By Heather McKinnon

The Best Wine Cooler

Wine coolers aren't for storing wine forever. They're for getting it ready to drink. We talked to four wine experts, tested fridge temperatures, and drank our fair share of chilled rosés, all to find a good looking wine cooler with buttons that worked, could accommodate temperatures from 45–65 degrees, and didn't develop freezer burn.

Editor’s note
  • October 15, 2018 - Our “best single zone” pick, the Wine Enthusiast Silent 8-Bottle Touchscreen Wine Refrigerator, is no longer available. We’ll plan to revisit this review in the coming months, but in the meantime, we still recommend the Sunpentown dual-zone fridge for most people.

The Best Wine Cooler: Summed Up

Our top pick Sunpentown Dual-Zone Thermo-Electric Wine Cooler with Heating
Approximate price $268
Capacity 21 standard bottles
Temperature (top shelf) 44 – 64 °F
Temperature (bottom shelf) 51 – 64 °F

Our Top Pick

Sunpentown Dual-Zone Thermo-Electric Wine Cooler with Heating

The Best Wine-Cooler

Sunpentown Dual-Zone Thermo-Electric Wine Cooler with Heating

Sunpentown Dual-Zone Thermo-Electric Wine Cooler with Heating
Separate cooling zones and responsive touchscreen controls definitely impressed us.
Great storage capacity
Dual cooling zones
Minor rack issues

Why we chose it

Great storage capacity

This sleek, black thermoelectric cooler is about the size of a tall kitchen garbage can — perfect for fitting in a narrow space. It takes its dual zones seriously, with two compartments separated by a seal on the inside of the door (the Whynter dual-zone cooler we tested had two chambers, but no seal).

Dual cooling zones

Each zone’s light and temperature are managed independently with sensitive touchscreen buttons that beep with every (gentle) tap. The top zone is cooler, with temperatures from 44 to 64 degrees, and smaller — the shelves accommodate only six bottles, although they can be removed to fit a few more. The bottom zone comfortably fits up to 12 bottles at temperatures between 51 and 64 degrees.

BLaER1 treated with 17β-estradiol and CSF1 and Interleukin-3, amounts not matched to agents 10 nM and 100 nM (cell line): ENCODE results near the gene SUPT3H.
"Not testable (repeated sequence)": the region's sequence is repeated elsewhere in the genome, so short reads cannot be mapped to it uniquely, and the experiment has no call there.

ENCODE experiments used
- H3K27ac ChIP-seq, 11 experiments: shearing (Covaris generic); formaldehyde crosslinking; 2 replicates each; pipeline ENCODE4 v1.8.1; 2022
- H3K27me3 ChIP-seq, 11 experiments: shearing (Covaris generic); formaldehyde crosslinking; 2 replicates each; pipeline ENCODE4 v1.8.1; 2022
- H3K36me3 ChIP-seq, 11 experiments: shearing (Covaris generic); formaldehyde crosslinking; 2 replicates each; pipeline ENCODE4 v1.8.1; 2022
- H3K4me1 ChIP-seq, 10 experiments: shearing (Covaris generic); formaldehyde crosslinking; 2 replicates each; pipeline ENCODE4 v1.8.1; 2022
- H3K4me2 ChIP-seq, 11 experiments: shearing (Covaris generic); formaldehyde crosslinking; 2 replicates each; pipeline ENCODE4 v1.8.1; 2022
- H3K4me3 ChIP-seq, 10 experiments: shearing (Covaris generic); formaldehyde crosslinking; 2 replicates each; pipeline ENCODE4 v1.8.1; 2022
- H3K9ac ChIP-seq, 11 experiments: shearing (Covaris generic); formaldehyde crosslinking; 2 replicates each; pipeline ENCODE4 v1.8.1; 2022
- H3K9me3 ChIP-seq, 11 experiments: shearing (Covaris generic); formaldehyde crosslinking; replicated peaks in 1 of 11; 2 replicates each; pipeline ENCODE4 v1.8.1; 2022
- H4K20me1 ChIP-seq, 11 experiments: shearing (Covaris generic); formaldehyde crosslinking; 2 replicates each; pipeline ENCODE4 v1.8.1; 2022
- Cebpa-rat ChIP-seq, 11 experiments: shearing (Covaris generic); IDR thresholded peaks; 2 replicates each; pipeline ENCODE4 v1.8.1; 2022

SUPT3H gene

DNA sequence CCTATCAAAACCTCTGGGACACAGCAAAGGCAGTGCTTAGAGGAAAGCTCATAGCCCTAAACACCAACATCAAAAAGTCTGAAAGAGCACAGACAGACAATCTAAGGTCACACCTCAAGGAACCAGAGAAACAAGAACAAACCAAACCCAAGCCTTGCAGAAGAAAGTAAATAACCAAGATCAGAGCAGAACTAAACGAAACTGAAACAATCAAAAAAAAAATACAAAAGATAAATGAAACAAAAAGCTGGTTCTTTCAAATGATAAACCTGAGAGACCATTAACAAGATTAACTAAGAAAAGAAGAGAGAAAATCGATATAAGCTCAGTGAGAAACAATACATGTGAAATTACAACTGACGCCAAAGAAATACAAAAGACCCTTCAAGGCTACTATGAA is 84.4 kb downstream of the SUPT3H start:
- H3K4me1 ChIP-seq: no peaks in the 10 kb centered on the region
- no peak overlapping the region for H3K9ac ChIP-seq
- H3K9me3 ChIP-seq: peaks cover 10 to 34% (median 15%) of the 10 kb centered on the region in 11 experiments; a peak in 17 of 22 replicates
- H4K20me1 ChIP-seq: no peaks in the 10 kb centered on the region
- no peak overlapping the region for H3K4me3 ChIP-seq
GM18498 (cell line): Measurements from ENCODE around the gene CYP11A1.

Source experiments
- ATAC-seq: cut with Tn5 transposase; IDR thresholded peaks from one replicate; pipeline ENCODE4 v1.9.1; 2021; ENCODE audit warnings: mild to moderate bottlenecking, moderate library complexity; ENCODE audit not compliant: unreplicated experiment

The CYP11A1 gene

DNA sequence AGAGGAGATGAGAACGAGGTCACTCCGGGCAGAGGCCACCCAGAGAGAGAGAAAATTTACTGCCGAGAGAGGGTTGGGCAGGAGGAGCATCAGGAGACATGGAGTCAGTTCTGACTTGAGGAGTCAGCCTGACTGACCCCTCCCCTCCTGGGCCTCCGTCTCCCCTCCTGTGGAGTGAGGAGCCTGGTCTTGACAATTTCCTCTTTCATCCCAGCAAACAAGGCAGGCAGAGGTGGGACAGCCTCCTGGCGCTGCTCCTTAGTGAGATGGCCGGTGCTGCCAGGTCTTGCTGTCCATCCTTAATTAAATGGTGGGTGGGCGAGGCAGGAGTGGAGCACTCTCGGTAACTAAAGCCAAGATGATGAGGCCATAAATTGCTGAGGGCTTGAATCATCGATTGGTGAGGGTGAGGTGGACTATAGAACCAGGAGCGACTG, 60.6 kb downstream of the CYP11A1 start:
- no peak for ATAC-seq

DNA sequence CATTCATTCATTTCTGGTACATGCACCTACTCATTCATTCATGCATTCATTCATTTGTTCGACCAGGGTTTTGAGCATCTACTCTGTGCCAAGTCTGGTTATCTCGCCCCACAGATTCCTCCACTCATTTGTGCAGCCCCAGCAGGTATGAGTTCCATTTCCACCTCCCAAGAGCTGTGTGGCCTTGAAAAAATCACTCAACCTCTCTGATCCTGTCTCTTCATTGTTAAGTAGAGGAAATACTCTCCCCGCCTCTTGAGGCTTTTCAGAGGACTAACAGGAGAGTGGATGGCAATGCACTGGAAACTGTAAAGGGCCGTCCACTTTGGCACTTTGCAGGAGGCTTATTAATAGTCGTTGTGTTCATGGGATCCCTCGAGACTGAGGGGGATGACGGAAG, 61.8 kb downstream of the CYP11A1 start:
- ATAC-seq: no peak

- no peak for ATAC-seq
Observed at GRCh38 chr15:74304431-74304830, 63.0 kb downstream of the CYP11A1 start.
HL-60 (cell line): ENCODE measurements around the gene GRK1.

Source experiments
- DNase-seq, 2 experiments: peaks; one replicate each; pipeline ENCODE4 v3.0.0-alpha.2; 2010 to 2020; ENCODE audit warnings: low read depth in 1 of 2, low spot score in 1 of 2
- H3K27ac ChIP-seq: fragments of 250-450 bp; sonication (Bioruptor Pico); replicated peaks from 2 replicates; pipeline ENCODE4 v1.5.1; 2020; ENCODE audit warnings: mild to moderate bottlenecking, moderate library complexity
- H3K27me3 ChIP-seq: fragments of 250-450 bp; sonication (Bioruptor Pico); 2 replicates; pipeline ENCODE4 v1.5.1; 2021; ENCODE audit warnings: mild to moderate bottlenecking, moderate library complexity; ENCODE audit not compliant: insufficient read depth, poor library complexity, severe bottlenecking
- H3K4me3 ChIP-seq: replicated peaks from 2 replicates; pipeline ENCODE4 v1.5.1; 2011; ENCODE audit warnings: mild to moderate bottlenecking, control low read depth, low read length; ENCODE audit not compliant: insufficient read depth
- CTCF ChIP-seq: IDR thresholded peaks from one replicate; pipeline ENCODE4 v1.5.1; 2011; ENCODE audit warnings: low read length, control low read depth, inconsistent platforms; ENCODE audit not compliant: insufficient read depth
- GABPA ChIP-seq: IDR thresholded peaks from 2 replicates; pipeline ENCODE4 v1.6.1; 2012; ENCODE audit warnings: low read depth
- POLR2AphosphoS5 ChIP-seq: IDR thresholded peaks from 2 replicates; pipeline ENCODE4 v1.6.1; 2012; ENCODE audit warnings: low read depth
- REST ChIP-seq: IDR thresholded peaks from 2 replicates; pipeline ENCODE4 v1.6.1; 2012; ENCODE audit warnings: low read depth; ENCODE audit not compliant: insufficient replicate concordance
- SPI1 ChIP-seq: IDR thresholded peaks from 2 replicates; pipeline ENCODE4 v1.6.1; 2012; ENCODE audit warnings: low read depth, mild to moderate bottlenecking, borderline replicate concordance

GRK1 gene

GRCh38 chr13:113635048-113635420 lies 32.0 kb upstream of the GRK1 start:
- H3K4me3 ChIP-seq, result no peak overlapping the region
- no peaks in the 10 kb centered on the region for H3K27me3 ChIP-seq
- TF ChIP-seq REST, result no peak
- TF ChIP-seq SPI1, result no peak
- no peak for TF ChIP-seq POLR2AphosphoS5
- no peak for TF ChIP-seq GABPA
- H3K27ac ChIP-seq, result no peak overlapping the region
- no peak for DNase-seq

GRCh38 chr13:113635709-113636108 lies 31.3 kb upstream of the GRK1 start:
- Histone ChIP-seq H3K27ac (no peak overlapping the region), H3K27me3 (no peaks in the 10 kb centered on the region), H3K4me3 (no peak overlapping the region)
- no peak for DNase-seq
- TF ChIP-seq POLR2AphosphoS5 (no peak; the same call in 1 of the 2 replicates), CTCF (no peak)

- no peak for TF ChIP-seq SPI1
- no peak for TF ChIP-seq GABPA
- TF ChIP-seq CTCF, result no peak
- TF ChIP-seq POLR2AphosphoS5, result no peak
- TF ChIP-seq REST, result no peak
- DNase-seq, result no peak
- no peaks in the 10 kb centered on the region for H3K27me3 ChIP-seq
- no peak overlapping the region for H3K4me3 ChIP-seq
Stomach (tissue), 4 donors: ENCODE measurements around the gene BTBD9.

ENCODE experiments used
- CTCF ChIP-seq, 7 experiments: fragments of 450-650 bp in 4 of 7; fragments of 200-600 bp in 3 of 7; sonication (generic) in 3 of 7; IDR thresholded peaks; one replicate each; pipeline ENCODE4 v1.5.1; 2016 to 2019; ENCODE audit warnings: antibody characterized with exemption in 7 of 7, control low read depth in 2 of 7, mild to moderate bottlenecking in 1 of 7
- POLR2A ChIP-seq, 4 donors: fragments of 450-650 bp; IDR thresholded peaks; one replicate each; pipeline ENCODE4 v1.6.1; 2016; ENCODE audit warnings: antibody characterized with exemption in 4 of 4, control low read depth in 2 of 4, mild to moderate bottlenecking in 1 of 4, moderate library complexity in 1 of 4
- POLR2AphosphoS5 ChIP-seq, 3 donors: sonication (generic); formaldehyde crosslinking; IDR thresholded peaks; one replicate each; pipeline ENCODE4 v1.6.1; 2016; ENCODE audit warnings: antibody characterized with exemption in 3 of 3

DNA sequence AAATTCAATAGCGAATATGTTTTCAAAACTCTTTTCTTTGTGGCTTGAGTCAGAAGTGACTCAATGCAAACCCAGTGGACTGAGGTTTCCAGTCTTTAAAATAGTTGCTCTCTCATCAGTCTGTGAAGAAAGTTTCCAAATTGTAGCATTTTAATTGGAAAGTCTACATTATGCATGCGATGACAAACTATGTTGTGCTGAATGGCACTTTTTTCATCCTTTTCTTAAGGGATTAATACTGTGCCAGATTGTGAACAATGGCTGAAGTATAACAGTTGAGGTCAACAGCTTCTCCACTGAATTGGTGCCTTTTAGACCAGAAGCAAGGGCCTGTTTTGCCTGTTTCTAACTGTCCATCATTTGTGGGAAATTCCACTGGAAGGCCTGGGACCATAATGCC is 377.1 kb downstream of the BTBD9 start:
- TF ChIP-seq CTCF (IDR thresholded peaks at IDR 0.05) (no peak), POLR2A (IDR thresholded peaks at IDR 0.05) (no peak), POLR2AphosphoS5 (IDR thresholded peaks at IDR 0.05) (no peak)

Points to consider

Minor rack issues

The racks in the Sunpentown are designed in such a way that you can lay them down side-by-side to fit more in. However, we had some trouble fitting our super-tall 14.5 inch sparkling wine and had to turn it diagonally to make it work. It’s a minor complaint and one easily remedied provided you have enough rack space to finagle your larger bottles into position.

How to Find the Right Wine Cooler for You

Ask yourself what kind of wine your prefer

If you lean heavily to just reds or just whites, a single-zone cooler will work great. If you prefer to mix it up, choose a dual-zone model. But don’t forget: all wines can be kept at 55 degrees until a few hours before being served, when you can pop them in the fridge to cool down or leave them out at room temperature to warm up. If you’re looking more for a short-term storage option (as opposed to a ready-and-waiting-to-be-consumed solution) a single-zone cooler with a limited temperature range could still be a great choice.

Assess room temperature

Thermoelectric models, while more efficient, struggle in anything but ideal temperatures. If you live in Florida and plan on keeping your wine cooler in an un-air-conditioned garage, a compressor model will definitely be the way to go.

Determine where you want the wine cooler

Most freestanding coolers don’t have a front vent, so they need several inches of breathing room around the back, top, and sides so they don’t overheat. For a more streamlined look, go with a built-in model that matches your appliances or cabinetry. Also consider your space: Do you want a tall-skinny guy? A cube? Something else?

Wine Coolers FAQ

Are wine coolers reliable?

Experts warn that smaller free-standing units can be fickle. Matthew Goldfarb says that many smaller, off-the-shelf units only work well for a few years, and that larger, built-in models have more structural integrity. “I’ve had mixed success with the smaller freestanding coolers,” agrees Erik Liedholm, wine director for several of chef John Howie’s restaurants. The wine coolers we tested all had one-year warranties (except the Jenn-Air, which had a two-year warranty), but Goldfarb emphasizes that if you have invested in a quality wine collection, it’s worth it to invest in a quality cooler or cellar.

What’s the difference between thermoelectric and compressor coolers?

Most wine refrigerators use either compressor or thermoelectric cooling. Compressor wine coolers use a refrigerant to cool, just like your kitchen refrigerator. They are generally heavier, louder, and more powerful. Thermoelectric models, like our two top picks, are quieter and more energy efficient.

They rely on the Peltier effect: Cooling happens as a result of current flowing between two conductors. Thermoelectric chillers will have less vibration, but since they do not actually produce any cold air, they are more susceptible to temperature fluctuations. They perform best when ambient temps are in the mid-70s — over 80 and they have a tough time getting and staying cold.

“Thermoelectric units are certainly more efficient and quieter than their compressor counterparts. However, they may not get as cold, especially if the ambient temperature of the room is high, and can have a shorter shelf life.”

Will a wine cooler match my decor?

Wine coolers come in all finishes: wood, stainless steel, sleek black. They come in all sorts of shapes too: tall and skinny, small like a microwave, as giant as a dishwasher, and even the size of a full room. This is an appliance that’s going to be sitting on your countertop or taking up some floor space in your kitchen. Luckily, there are a variety of aesthetics to choose from.

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